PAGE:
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Preflight Your Retirement

Steve Lofgren

Director of Financial Education

Last Updated
February 16, 2022

Walk arounds are the first part of our preflight inspection before every leg. They can be dreaded, like in Montreal in January when it’s -30C, or enjoyable, like the last one I did on the ramp in Cabo San Lucas. As pilots, we all know how critical, yet sometimes laborious, the walk around is as part of our daily routine. The same is true with your retirement and wealth management plan. It has to be done with a critical eye, regardless of where your finances stand today. If you’re not yet age 40, and/or new to the airlines, this article is for you — and this preflight walk around is like a sunny day in Cabo.

The airline industry is officially reborn after the crisis of 2020 due to coronavirus, and virtually every airline is hiring by the hundreds or even thousands. The influx of new pilots, many of whom are under age 40, gives us a fresh opportunity to help get everyone off to a great start to their careers. One of the items of interest for all pilots is how to maximize their retirement savings in their company’s 401(k) and make sure that when their time in the skies is up, their labor will have produced handsomely for both their companies and themselves.

Just like how we have a well-planned walk around, taught to us in ground school and during IOE, we must have a similar preflight plan as we begin making retirement contributions and managing our wealth.

Here are five important things you need to address in your retirement preflight:

  1. How much are you contributing to your retirement, and how much is your company contributing? If you don’t know, you need to find out. The goal is to use your contributions along your company’s in order to max out your 401(k) every year (according to the limits set by the IRS).
  2. Who administers your airline’s retirement account? The two big brokerages in the airline industry are Schwab and Fidelity. Do you know how to access your account? Can you self-direct the securities in your account, or are you in a target-date fund?
  3. Can you use “other dollars” to contribute to your retirement account? Some airlines allow you to sell back parts of your vacation in order to have an equivalent dollar amount put into your 401(k). This affects how much you should contribute every month yourself.
  4. What happens after you retire? There’s a lot to consider after you’ve left the airline, and waiting until that time to plan for it is like stopping your walk around midway through. Preparing your finances and having a solid understanding of what happens after retirement is vital to being ready when the day comes.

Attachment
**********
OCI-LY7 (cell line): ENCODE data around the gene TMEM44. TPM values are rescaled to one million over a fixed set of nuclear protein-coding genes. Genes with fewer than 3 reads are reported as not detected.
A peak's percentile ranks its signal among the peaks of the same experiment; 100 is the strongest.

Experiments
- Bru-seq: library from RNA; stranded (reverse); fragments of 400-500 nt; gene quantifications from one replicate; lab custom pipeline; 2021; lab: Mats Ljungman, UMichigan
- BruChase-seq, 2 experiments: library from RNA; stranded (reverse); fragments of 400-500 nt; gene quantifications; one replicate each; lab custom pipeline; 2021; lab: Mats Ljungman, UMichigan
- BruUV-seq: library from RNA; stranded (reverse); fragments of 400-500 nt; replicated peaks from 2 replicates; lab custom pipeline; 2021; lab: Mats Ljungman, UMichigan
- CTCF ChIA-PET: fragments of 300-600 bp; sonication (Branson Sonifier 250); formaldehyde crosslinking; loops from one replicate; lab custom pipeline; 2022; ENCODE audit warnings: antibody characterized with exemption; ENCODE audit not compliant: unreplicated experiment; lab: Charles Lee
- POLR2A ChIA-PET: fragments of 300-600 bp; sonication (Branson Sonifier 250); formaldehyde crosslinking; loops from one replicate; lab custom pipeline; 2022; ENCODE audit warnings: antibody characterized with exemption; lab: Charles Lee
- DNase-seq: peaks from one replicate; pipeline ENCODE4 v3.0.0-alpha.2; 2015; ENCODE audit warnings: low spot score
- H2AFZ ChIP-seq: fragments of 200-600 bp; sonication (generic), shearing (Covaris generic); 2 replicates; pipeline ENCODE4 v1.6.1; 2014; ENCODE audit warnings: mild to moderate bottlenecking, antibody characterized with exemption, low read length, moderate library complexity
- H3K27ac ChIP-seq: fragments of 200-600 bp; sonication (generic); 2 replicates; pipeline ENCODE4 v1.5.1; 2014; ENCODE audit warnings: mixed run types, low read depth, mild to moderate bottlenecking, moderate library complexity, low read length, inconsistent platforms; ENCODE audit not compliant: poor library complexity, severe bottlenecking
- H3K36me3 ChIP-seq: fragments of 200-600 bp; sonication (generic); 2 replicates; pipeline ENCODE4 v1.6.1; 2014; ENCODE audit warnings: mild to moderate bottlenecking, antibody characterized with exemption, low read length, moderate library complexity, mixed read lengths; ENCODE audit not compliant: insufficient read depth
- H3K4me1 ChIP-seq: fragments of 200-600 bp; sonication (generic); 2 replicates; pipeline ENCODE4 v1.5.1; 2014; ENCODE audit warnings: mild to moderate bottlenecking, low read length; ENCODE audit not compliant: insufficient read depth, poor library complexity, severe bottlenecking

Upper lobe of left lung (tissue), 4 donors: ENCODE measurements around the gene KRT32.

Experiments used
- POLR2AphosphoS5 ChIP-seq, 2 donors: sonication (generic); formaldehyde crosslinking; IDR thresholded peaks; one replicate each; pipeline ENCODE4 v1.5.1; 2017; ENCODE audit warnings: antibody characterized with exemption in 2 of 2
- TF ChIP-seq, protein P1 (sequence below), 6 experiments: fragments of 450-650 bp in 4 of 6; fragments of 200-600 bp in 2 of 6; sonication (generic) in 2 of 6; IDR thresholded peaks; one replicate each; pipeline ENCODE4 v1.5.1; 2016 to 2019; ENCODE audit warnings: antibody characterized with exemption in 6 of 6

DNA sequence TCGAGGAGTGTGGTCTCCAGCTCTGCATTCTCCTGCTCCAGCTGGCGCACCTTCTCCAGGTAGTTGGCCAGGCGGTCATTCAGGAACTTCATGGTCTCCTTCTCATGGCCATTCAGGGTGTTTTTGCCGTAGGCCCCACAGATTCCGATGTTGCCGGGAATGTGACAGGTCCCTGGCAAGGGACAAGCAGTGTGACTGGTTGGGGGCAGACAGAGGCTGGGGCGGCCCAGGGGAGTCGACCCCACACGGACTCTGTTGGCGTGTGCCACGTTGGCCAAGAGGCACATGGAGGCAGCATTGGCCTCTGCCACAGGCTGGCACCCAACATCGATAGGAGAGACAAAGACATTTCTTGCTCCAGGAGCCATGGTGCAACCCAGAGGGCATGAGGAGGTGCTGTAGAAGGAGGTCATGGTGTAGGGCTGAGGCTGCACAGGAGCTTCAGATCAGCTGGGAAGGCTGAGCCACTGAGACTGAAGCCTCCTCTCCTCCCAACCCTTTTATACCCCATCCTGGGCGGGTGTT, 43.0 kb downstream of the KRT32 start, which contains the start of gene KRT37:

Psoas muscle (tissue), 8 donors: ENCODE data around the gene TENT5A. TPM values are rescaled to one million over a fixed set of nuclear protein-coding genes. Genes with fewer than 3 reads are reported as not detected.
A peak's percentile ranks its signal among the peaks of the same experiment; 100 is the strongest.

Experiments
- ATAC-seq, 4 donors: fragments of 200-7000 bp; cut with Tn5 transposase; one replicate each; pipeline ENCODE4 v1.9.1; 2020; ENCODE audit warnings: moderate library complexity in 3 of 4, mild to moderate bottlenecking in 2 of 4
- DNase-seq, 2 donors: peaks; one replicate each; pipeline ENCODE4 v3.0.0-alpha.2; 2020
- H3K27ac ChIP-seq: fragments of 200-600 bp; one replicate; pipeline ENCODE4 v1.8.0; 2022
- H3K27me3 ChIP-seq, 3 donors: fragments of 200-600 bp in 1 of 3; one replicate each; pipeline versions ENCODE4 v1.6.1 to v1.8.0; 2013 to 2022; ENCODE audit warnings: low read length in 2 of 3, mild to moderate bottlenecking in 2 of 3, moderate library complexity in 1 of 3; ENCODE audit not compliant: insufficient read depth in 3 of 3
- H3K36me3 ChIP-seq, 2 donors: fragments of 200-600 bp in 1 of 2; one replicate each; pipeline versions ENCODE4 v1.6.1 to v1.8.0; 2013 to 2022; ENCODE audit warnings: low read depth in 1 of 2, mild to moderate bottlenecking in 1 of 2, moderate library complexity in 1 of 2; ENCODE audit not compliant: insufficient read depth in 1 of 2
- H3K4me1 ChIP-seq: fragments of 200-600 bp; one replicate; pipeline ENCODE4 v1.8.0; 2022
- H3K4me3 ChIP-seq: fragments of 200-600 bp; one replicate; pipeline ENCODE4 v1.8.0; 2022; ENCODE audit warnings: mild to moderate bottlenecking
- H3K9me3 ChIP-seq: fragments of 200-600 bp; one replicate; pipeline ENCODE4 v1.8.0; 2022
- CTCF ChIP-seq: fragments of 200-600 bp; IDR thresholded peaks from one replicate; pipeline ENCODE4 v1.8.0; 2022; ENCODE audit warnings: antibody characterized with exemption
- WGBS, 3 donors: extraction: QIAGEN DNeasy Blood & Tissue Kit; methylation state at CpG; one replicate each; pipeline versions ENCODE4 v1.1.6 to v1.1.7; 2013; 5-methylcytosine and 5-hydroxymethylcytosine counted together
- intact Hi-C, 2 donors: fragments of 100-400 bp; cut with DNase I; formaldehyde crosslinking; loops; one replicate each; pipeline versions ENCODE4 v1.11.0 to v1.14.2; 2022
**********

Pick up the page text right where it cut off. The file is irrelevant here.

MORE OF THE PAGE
5. How does your family fit into your wealth management plan? As much as we all want to think we will live a very long life, for many it’s cut short too soon. Having things like an estate plan, will and legally designated beneficiaries for all that money you made is crucial to protecting your loved ones.

For those of you just starting at your dream airline, congratulations! It’s a fantastic feeling to make it to the majors. If you’re under age 40 and can stay healthy, you have decades of earning and investing power that few can match. I remember my first walk around inspection on the Airbus A320. I was grinning from ear to ear and still pinching myself that after 14 years of regional flying, I had made it. Performing a solid preflight inspection on your retirement account will pay dividends for decades and leave YOU grinning from ear-to-ear when the day comes for you to turn in your wings.

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This commentary is provided for general information purposes only and should not be construed as investment, tax or legal advice, and does not constitute an attorney/client relationship. Past performance of any market results is no assurance of future performance. The information contained herein has been obtained from sources deemed reliable but is not guaranteed.

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